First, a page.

Blown away by three of the best, not of 2012, but of my lifetime experience!
Don’t see too many movies in theatres these days. Oh, the local venue is quite deluxe, actually, a phenomenal upgrade from what used to be available close to home.
But, as has been noted everywhere, Hollywood simply isn’t making product for any beyond the prime market: males 14—34. I’m male, but quite some years beyond “prime”.
Yet in the space of just two months, from Thanksgiving week until my birthday January 21, I was fortunate enough to see three manifestly wonderful films: Lincoln, Silver Linings Playbook, and Zero Dark Thirty.
I am not a critic, like my young cousin, Matthew, nor an educator on the topic, like cousin Lee, nor have I ever played one on television, like my hero for more than 45 years, Roger, so the following impressions are highly personal, and informed mainly by my life experience and absolutely not by any chops as an expert cineaste.
To end any suspense, here are the three films.
I inherited my interest in all things Lincoln from my late father, for whom this enthusiasm was substantial all of his life. Carl Sandburg’s multi-volume biography was prominent on our bookshelf, and I wasted no time as a child in absorbing its lessons. My dad made certain that, as Illinois residents, we toured the house in Springfield, and the log cabin in Salem.
Lincoln scholarship has advanced from those Sandburgian days, Doris Kearns Goodwin’s Team of Rivals, a much more recent history of the wartime President and key members of his cabinet, that I confess I haven’t yet read, was the inspiration for Tony Kushner’s (writer) and Steven Spielberg’s (director) masterful Lincoln, that, talk about inspired, dissects the last few months of our most iconic president’s life when he campaigned ever-so-adroitly to pass the 13th Amendment to the Constitution, ending slavery.
This amazing film tells a (somewhat fictionalized? This is a continuing conversation…) story of one young CIA analyst’s (Jessica Chastain) quest for Osama Bin Laden. Directed by Kathryn Bigelow (winner [twice!] for The Hurt Locker three years ago), it is, throughout its 2½-hour length (flew by, actually!), a gripping, compelling, riveting (running out of adjectives here) experience.
Yes, there are some unpleasant moments in the first 45 minutes, as the questioning of suspects utilizes the infamous (and, until now, only imagined) waterboarding form of torture, but I swallowed hard and accepted the scenes as a cost of witnessing the process, much as this country needed to swallow hard and accept that intense interrogation seemed appropriate in the circumstances following 9/11.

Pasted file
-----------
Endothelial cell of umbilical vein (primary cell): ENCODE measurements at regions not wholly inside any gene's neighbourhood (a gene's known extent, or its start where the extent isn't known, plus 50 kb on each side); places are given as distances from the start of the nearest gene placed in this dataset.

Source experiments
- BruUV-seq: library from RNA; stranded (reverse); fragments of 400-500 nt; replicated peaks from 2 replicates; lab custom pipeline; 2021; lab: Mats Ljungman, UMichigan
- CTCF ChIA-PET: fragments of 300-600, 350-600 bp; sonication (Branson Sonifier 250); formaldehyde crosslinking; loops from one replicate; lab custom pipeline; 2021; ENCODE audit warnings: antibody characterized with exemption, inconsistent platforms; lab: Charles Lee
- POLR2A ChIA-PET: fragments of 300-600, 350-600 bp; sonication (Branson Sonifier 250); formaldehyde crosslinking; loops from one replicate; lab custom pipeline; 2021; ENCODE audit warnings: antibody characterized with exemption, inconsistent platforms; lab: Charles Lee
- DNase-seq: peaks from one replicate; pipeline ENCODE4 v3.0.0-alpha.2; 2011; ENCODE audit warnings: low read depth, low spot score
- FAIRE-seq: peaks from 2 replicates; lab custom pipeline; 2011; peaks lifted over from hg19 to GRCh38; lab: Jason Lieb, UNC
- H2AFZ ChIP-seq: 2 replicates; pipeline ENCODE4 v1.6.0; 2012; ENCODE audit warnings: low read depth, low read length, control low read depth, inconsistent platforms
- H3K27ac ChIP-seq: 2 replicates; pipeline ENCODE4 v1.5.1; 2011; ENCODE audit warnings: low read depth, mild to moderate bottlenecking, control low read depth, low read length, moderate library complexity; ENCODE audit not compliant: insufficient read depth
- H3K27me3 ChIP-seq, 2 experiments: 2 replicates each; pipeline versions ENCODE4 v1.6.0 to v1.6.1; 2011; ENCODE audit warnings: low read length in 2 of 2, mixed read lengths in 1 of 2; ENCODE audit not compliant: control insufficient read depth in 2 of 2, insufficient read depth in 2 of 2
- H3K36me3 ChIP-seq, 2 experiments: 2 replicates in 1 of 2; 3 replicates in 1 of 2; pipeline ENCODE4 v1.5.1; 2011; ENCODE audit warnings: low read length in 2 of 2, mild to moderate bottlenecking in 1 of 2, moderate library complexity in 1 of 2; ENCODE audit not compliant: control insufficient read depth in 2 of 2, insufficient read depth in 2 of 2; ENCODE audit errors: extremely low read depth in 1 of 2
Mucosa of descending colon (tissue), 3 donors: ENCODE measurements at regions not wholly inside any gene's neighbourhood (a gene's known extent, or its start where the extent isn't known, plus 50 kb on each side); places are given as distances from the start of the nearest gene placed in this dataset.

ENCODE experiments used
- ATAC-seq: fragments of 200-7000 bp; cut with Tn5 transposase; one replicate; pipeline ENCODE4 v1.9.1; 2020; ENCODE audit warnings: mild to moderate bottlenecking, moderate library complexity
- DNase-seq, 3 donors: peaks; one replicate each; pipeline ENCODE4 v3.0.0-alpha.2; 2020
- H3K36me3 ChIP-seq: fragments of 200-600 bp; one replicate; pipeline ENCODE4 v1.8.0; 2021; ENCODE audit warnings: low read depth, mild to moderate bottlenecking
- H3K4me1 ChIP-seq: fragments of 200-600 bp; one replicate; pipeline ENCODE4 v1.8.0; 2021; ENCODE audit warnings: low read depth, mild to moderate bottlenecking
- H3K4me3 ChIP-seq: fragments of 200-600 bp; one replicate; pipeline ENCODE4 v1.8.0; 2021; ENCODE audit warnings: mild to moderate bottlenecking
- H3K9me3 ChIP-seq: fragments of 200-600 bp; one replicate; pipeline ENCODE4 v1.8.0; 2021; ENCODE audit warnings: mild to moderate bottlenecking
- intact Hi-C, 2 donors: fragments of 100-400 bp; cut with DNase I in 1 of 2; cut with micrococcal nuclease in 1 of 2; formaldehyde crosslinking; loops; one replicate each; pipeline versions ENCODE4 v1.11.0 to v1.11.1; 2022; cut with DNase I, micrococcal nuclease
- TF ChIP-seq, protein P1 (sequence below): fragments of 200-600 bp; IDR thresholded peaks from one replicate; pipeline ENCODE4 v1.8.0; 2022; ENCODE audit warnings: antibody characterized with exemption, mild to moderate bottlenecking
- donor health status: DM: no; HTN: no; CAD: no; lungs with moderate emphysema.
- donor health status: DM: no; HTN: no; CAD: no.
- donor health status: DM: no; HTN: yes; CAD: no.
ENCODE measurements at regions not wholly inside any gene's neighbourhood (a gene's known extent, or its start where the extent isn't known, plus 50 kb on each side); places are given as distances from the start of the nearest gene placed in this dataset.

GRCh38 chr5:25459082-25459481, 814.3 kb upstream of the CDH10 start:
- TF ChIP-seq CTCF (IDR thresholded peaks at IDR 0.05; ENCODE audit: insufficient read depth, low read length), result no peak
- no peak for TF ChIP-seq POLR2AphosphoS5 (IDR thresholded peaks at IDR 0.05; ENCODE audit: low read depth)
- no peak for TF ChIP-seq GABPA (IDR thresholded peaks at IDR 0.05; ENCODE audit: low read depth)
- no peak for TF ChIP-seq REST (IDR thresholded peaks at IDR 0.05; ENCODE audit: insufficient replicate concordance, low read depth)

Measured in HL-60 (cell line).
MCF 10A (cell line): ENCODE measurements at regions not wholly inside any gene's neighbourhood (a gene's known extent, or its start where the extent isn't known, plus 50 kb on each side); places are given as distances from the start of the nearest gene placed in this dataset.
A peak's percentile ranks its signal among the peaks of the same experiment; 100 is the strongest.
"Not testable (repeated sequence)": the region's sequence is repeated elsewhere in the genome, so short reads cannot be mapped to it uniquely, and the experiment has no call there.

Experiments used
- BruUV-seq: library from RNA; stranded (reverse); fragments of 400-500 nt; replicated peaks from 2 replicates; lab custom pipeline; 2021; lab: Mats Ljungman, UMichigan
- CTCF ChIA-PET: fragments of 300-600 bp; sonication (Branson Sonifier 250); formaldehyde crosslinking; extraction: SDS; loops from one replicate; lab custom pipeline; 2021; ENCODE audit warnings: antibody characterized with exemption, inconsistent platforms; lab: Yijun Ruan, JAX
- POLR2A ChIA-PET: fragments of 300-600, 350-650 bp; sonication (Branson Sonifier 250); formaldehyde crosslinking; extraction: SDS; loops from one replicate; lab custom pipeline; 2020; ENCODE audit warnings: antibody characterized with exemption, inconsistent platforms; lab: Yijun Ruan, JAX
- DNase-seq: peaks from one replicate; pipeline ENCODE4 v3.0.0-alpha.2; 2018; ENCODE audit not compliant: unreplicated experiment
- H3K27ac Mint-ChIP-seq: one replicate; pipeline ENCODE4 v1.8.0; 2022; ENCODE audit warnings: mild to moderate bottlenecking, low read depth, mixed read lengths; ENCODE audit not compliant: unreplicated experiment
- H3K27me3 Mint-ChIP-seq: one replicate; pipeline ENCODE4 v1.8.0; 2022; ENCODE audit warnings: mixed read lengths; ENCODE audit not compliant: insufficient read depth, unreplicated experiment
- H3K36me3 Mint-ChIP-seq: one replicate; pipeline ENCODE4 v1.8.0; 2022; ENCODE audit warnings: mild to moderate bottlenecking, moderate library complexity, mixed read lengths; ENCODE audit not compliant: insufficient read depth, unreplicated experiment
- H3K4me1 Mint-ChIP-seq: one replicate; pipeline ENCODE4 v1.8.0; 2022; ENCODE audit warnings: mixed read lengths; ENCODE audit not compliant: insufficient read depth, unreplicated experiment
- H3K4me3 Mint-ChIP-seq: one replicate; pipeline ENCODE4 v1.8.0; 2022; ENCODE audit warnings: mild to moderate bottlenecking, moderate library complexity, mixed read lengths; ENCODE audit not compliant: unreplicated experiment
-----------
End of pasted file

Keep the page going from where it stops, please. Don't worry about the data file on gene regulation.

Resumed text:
This “RomCom,” or, perhaps, “dramedy” stars Bradley Cooper, no stranger to the former genre, and surprisingly effective Jennifer Lawrence, whose roles prior to this film (“Winter’s Bone,” “Hunger Games“) were more soulfully dramatic. The premise is that Cooper is released from eight months in a psychiatric hospital, where he was treated for bipolar disorder, and while back at home pines for his ex-wife, whose ugly betrayal ignited the events that led to his hospitalization. Lawrence plays a very young widow with issues beyond that sad state, who engages Cooper in her quixotic mission to compete in a local ballroom dancing event.
That’s a bare bones synopsis that just scratches the surface of the very profound depths explored by this David O. Russell film. For one thing, Pat Solitano’s father is portrayed by Robert De Niro, who along with the actress Jacki Weaver as the mother, were both nominated for Academy Awards in the supporting actor category. (This film was the first in many years to receive nominations for all four of its principal actors, as well as for Best Picture and Russell’s direction and adapted screenplay among its eight nominations).
So, “Mr. Critic-wannabe,” Why These Three?
So, the context is important here. As noted, we just don’t go to the trouble of seeing that many films in theatres these days. The only other one I recall this year, The Best Exotic Marigold Hotel, an exception to the juvenile males policy, was well done, in rather a twee way, but it had nowhere near the emotional punch thrown by each of the subject three. What got us out there, and why were they so impactful?
Great acting (and I’ll get to that) usually doesn’t occur in a vacuum. Acting talent can trump indifferent writing. An example is Meryl Streep in just about anything. And okay, some independent films are all improvisation (and, one of my favorite current television series, “Parenthood,” [NBC! Renew!!] has as a trademark an improvised feel to a number of its two-person scenes), but all three of my impactful films display every sign of very, very careful writing.